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Lupus. 2019 Apr;28(5):597-606. doi: 10.1177/0961203319834675. Epub 2019 Mar 7.

Screening characteristics for enrichment of individuals at higher risk for transitioning to classified SLE.

Author information

1
1 Department of Epidemiology, Colorado School of Public Health, Aurora, United States of America.
2
2 Arthritis and Clinical Immunology Program, Oklahoma Medical Research Foundation, Oklahoma City, United States of America.
3
3 Division of Rheumatology, Medical University of South Carolina, Charleston, United States of America.
4
4 Center for Autoimmune Genomics and Etiology, Cincinnati Children's Hospital Medical Center, Cincinnati, United States of America.
5
5 US Department of Veterans Affairs Medical Center, Cincinnati, United States of America.
6
6 Division of Rheumatology, Cedars-Sinai Medical Center, Los Angeles, United States of America.
7
7 Division of Rheumatic Diseases, University of Texas Southwestern, Dallas, United States of America.
8
8 Departments of Medicine and Pathology, Oklahoma University Health Sciences Center, Oklahoma City, United States of America.

Abstract

OBJECTIVE:

Further prospective study is needed to elucidate the etiology and natural history of systemic lupus erythematosus development. The clinical complexity of this heterogeneous disease makes study design challenging. Our objective was to ascertain useful screening factors for identifying at-risk individuals for follow-up rheumatologic assessment or inclusion in prospective studies.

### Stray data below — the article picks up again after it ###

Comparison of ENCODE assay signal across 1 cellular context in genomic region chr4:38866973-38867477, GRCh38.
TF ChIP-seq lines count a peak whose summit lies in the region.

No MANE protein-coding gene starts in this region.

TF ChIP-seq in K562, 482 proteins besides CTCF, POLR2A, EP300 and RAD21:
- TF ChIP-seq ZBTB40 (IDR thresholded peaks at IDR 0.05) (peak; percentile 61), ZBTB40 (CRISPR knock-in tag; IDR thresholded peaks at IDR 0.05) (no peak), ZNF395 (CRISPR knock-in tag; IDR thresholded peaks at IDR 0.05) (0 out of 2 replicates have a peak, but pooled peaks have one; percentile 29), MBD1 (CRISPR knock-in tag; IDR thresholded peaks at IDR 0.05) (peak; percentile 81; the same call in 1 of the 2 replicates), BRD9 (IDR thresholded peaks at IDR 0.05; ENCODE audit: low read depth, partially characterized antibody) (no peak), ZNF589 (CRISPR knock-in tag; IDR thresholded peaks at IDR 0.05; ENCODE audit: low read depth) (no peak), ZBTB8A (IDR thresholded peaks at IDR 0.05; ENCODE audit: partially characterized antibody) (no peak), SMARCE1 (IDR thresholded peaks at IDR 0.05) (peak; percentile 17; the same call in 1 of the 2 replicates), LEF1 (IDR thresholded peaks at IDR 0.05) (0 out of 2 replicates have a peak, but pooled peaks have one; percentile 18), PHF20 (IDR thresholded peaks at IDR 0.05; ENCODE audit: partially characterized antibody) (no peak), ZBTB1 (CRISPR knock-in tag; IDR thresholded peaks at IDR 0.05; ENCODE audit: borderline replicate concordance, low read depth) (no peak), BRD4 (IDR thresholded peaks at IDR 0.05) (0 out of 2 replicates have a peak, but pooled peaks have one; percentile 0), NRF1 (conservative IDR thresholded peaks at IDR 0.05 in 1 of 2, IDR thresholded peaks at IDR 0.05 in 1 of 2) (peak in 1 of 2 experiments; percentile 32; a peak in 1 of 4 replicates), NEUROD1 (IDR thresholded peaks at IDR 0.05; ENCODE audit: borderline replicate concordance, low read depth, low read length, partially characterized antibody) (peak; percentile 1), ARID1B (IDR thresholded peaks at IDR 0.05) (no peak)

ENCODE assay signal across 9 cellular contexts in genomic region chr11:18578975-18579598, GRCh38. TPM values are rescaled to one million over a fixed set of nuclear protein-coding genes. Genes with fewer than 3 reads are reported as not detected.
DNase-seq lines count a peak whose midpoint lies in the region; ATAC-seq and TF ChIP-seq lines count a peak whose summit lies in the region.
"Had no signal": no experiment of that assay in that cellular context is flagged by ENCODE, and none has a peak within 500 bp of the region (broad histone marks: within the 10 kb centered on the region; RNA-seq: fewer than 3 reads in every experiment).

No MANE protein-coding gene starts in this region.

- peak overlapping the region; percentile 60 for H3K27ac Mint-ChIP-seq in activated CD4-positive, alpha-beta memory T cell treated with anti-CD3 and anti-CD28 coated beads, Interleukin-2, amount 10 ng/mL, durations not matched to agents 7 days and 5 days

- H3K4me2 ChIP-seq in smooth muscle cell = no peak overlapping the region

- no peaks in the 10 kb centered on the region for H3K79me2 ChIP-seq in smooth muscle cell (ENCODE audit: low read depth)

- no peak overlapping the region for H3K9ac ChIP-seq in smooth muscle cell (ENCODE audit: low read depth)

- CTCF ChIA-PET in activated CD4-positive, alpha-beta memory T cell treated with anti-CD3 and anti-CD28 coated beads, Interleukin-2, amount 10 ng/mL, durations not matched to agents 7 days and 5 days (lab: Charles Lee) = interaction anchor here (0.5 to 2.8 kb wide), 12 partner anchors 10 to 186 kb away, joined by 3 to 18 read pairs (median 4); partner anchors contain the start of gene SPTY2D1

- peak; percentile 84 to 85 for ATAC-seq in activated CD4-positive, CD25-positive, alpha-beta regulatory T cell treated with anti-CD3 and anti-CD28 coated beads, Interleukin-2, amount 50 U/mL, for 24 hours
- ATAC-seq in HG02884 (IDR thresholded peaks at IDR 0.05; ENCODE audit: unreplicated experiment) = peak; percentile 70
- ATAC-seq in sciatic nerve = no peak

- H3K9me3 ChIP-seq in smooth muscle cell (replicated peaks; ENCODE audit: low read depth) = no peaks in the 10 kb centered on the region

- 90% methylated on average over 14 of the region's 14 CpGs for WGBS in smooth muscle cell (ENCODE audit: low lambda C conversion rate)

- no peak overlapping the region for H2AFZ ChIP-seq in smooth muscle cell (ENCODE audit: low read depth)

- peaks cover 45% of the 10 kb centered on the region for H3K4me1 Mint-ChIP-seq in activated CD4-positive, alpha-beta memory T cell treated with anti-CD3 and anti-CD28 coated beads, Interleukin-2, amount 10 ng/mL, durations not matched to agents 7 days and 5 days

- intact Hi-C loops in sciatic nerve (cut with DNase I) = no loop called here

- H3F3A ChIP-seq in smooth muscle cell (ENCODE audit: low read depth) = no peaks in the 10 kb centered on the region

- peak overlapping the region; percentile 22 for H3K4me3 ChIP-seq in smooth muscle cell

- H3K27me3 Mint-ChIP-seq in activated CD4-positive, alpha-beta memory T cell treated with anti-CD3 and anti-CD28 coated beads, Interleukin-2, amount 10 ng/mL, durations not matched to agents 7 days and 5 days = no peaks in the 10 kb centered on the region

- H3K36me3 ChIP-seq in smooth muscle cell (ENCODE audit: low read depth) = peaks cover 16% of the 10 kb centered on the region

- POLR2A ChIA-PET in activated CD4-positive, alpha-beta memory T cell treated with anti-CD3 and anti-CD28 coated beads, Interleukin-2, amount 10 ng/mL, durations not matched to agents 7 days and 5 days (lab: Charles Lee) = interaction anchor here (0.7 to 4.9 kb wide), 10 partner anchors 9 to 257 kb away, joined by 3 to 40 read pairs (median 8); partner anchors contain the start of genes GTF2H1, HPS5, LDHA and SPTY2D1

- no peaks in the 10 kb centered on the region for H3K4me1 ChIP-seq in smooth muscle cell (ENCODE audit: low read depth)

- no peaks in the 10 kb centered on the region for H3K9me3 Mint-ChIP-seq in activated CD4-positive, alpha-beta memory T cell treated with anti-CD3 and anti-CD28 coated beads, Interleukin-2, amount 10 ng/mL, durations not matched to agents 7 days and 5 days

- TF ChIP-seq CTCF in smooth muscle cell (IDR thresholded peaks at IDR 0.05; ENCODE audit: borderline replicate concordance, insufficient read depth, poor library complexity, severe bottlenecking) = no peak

METHODS:

We attempted to re-contact 3823 subjects with a family history of systemic lupus erythematosus, who did not meet American College of Rheumatology systemic lupus erythematosus classification at a baseline study visit; 436 agreed to follow-up participation an average of 6.3 years after baseline. In total, 56 of these individuals had transitioned to classified systemic lupus erythematosus (≥ 4 cumulative American College of Rheumatology criteria, verified by medical record review) by the time of follow up. Generalized estimating equations assessed associations between our dichotomous outcome of transitioning to systemic lupus erythematosus with baseline characteristics, including ANA positivity, Connective Tissue Disease Screening questionnaire systemic lupus erythematosus score, and number of American College of Rheumatology criteria. We analyzed predictive accuracy of characteristics on transitioning.

RESULTS:

ANA positivity, Connective Tissue Disease Screening questionnaire systemic lupus erythematosus score categorization of possible or probable systemic lupus erythematosus, and greater number of American College of Rheumatology criteria at baseline were each associated with transitioning to systemic lupus erythematosus classification. Being ANA positive and having confirmed immunologic criteria at baseline had the highest positive predictive value and specificity for transitioning to systemic lupus erythematosus. American College of Rheumatology Connective Tissue Disease Screening questionnaire systemic lupus erythematosus score categorization of possible or probable systemic lupus erythematosus had a better positive predictive value, negative predictive value, sensitivity, and specificity than ANA positivity.

CONCLUSION:

Given limited resources, identifying individuals for follow up based on the systemic lupus erythematosus portion of the Connective Tissue Disease Screening questionnaire could be an efficient way to identify family members at highest risk of disease transition.

KEYWORDS:

Family studies; screening; systemic lupus erythematosus

PMID:
30845880
PMCID:
PMC6506346
[Available on 2020-04-01]
DOI:
10.1177/0961203319834675

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